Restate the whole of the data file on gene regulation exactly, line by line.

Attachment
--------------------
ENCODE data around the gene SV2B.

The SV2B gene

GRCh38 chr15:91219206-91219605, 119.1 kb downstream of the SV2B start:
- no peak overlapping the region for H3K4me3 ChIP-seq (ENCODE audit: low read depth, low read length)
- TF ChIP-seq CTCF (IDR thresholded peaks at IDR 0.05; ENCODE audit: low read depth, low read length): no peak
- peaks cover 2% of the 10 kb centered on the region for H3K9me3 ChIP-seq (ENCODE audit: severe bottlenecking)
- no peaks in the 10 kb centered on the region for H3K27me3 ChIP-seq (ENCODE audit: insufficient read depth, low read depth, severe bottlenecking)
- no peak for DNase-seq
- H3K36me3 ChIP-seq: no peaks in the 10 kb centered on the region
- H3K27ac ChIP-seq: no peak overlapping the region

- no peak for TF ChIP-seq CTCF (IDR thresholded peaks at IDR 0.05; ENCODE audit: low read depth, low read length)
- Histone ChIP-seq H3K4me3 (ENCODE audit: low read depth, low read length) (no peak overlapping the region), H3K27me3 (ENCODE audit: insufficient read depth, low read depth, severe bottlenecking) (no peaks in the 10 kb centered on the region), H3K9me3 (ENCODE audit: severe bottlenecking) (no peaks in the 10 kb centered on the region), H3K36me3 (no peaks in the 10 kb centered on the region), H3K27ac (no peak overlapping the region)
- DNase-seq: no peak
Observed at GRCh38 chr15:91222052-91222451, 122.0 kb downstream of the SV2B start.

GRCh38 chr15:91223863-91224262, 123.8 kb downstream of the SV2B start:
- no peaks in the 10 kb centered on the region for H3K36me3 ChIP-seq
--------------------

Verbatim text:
ENCODE data around the gene SV2B.

The SV2B gene

GRCh38 chr15:91219206-91219605, 119.1 kb downstream of the SV2B start:
- no peak overlapping the region for H3K4me3 ChIP-seq (ENCODE audit: low read depth, low read length)
- TF ChIP-seq CTCF (IDR thresholded peaks at IDR 0.05; ENCODE audit: low read depth, low read length): no peak
- peaks cover 2% of the 10 kb centered on the region for H3K9me3 ChIP-seq (ENCODE audit: severe bottlenecking)
- no peaks in the 10 kb centered on the region for H3K27me3 ChIP-seq (ENCODE audit: insufficient read depth, low read depth, severe bottlenecking)
- no peak for DNase-seq
- H3K36me3 ChIP-seq: no peaks in the 10 kb centered on the region
- H3K27ac ChIP-seq: no peak overlapping the region

- no peak for TF ChIP-seq CTCF (IDR thresholded peaks at IDR 0.05; ENCODE audit: low read depth, low read length)
- Histone ChIP-seq H3K4me3 (ENCODE audit: low read depth, low read length) (no peak overlapping the region), H3K27me3 (ENCODE audit: insufficient read depth, low read depth, severe bottlenecking) (no peaks in the 10 kb centered on the region), H3K9me3 (ENCODE audit: severe bottlenecking) (no peaks in the 10 kb centered on the region), H3K36me3 (no peaks in the 10 kb centered on the region), H3K27ac (no peak overlapping the region)
- DNase-seq: no peak
Observed at GRCh38 chr15:91222052-91222451, 122.0 kb downstream of the SV2B start.

GRCh38 chr15:91223863-91224262, 123.8 kb downstream of the SV2B start:
- no peaks in the 10 kb centered on the region for H3K36me3 ChIP-seq